Edsger Dijkstra

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File:Edsger Dijkstra large.jpg
Portrait of Edsger Dijkstra (courtesy Brian Randell)

Edsger Wybe Dijkstra (Rotterdam, May 11, 1930Nuenen, August 6, 2002) was a Dutch computer scientist. He received the 1972 A. M. Turing Award for fundamental contributions in the area of programming languages.

Life

Dijkstra studied theoretical physics at the University of Leiden, but he quickly realized he was more interested in programming than physics. He worked as a research fellow for Burroughs Corporation in the early 1970s. He worked at the Eindhoven University of Technology in the Netherlands and later held the Schlumberger Centennial Chair in Computer Sciences at the University of Texas at Austin, in the United States. He retired in 2000.

Among his contributions to computer science is the shortest path-algorithm, also known as Dijkstra's algorithm, and the semaphore construct, for coordinating multiple processors and programs.

He was also known for his low opinion of the GOTO statement in computer programming, culminating in the 1968 article "Go To Statement Considered Harmful" [1], regarded as a major step towards the widespread deprecation of the GOTO statement and its effective replacement by control structures such as the while loop. The paper's famous title was not the work of Dijkstra, but of Niklaus Wirth, then editor of Communications of the ACM. Dijkstra was known to be a fan of ALGOL 60, and worked on the team that implemented the first compiler for that language. Dijkstra and Jaap Zonneveld, who collaborated on the compiler, agreed not to shave until the project was completed. Zonneveld eventually shaved off his beard, Dijkstra kept it until his death.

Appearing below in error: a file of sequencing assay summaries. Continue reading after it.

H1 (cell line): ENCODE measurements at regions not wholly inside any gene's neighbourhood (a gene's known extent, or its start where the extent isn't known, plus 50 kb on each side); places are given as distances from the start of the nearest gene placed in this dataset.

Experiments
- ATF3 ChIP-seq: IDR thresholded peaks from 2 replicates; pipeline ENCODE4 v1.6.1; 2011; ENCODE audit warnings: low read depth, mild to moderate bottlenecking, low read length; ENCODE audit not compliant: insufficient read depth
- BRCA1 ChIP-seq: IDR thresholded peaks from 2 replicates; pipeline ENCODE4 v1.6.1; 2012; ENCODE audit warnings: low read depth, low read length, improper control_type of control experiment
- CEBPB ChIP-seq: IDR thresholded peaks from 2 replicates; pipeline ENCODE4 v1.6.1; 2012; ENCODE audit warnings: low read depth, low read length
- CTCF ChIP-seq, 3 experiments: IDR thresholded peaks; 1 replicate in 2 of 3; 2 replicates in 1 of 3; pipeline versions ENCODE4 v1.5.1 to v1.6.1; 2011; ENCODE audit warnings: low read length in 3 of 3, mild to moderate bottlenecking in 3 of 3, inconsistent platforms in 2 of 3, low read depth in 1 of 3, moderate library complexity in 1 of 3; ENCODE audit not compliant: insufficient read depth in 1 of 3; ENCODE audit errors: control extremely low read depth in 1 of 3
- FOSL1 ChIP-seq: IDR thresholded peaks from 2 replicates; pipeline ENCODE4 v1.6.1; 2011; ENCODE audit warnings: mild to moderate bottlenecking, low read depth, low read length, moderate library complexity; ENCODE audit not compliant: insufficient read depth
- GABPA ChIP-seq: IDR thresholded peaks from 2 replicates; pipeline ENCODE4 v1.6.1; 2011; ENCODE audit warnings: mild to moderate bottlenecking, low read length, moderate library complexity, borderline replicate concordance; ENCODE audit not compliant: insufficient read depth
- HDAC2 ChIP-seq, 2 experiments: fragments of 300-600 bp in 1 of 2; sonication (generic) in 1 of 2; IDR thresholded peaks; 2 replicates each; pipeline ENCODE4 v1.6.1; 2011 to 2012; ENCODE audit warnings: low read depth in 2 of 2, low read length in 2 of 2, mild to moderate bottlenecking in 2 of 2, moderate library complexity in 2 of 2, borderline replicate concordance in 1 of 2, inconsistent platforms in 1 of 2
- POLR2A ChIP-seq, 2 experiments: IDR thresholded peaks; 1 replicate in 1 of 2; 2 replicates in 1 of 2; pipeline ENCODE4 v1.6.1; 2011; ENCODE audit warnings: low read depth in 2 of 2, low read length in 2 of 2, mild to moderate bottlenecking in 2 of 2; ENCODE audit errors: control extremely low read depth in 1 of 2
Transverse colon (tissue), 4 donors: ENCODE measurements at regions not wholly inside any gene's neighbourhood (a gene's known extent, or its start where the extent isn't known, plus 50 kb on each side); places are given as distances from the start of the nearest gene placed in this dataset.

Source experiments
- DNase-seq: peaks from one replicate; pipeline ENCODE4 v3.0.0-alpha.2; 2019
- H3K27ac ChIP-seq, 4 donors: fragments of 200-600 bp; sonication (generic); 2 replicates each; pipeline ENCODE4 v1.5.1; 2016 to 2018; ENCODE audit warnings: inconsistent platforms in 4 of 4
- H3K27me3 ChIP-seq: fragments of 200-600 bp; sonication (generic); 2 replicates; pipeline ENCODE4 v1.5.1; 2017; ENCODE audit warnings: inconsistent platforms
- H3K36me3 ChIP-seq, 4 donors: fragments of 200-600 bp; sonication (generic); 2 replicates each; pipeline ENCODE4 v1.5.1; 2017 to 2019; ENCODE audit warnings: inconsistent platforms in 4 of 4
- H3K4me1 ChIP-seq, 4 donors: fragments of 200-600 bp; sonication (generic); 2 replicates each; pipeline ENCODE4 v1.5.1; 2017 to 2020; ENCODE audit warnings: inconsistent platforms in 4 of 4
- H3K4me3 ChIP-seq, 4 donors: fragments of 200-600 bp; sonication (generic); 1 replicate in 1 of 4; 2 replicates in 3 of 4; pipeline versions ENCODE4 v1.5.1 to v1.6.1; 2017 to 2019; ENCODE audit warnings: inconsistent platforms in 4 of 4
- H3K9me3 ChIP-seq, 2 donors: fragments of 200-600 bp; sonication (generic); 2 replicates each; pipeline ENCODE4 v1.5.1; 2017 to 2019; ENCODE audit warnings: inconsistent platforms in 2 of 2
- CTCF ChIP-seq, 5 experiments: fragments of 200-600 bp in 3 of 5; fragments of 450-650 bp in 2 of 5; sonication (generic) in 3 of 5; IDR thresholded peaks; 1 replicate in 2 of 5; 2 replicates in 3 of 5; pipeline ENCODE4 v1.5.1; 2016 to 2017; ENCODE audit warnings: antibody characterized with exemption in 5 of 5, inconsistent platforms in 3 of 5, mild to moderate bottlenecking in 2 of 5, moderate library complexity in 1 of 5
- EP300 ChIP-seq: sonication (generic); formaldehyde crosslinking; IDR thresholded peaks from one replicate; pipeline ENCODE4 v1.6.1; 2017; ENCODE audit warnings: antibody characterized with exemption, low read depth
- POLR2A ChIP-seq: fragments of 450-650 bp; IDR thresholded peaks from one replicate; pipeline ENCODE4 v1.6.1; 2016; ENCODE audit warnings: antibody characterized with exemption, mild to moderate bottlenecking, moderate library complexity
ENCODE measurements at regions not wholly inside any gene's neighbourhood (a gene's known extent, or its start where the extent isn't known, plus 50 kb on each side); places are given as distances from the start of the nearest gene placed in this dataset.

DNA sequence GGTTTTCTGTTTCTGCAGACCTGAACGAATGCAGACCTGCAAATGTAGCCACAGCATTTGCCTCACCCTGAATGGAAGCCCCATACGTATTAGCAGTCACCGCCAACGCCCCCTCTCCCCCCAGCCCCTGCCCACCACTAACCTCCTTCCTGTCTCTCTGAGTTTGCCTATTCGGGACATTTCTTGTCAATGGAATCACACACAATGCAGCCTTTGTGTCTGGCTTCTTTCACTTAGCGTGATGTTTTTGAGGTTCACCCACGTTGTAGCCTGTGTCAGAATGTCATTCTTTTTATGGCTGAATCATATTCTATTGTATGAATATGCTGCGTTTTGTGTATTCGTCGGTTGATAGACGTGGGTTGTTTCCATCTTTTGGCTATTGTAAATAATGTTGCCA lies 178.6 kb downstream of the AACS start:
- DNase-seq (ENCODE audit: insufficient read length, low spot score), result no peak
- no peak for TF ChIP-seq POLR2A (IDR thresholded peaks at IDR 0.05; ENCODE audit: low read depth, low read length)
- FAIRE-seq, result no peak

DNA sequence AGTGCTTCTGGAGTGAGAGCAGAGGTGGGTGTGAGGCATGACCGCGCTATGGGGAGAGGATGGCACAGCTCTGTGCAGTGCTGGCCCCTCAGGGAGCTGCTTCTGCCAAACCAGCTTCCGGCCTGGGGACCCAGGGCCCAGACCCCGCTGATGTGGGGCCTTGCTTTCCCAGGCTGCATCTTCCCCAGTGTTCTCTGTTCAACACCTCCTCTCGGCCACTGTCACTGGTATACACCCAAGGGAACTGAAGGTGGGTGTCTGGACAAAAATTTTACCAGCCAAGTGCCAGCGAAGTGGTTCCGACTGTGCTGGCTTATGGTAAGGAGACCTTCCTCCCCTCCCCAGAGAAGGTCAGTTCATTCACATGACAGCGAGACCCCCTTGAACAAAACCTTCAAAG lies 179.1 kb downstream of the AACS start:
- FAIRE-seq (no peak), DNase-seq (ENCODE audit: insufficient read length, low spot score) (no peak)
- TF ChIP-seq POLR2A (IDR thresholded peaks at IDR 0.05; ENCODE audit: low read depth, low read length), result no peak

From the 1970s, Dijkstra's chief interest was formal verification. The prevailing opinion at the time was that one should first write a program and then provide a mathematical proof of correctness. Dijkstra objected that the resulting proofs are long and cumbersome, and that the proof gives no insight as to how the program was developed. An alternative method is program derivation, to "develop proof and program hand in hand". One starts with a mathematical specification of what a program is supposed to do and applies mathematical transformations to the specification until it is turned into a program that can be executed. The resulting program is then known to be correct by construction. Much of Dijkstra's later work concerns ways to streamline mathematical argument. In a 2001 interview, he stated a desire for "elegance," whereby the correct approach would be to process thoughts mentally, rather than attempt to render them until they are complete. The analogy he made was to contrast the compositional approaches of Mozart and Beethoven.

Dijkstra was known for his forthright opinions on programming, and for his habit of carefully composing manuscripts with his fountain pen. Many of his notes have since been scanned and are available online.

He died on August 6, 2002 after a long struggle with cancer.

Pronunciation

To English ears, Edsger Dijkstra sounds like ed-Star dEX-trah. See Dutch Pronunciation in the External links and References below.

See also

External links and references

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